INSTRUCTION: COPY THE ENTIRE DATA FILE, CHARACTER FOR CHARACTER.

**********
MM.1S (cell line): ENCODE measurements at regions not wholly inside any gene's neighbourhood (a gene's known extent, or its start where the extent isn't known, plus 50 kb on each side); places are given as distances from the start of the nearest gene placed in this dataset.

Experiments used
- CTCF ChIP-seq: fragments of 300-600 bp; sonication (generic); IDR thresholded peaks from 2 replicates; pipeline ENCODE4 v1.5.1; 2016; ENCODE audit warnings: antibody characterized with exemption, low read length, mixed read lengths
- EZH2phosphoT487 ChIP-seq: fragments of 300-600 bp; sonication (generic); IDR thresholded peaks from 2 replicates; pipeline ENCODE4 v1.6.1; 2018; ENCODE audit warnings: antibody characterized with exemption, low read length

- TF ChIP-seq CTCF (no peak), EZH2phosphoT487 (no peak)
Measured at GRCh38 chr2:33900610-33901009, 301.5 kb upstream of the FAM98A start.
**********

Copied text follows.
MM.1S (cell line): ENCODE measurements at regions not wholly inside any gene's neighbourhood (a gene's known extent, or its start where the extent isn't known, plus 50 kb on each side); places are given as distances from the start of the nearest gene placed in this dataset.

Experiments used
- CTCF ChIP-seq: fragments of 300-600 bp; sonication (generic); IDR thresholded peaks from 2 replicates; pipeline ENCODE4 v1.5.1; 2016; ENCODE audit warnings: antibody characterized with exemption, low read length, mixed read lengths
- EZH2phosphoT487 ChIP-seq: fragments of 300-600 bp; sonication (generic); IDR thresholded peaks from 2 replicates; pipeline ENCODE4 v1.6.1; 2018; ENCODE audit warnings: antibody characterized with exemption, low read length

- TF ChIP-seq CTCF (no peak), EZH2phosphoT487 (no peak)
Measured at GRCh38 chr2:33900610-33901009, 301.5 kb upstream of the FAM98A start.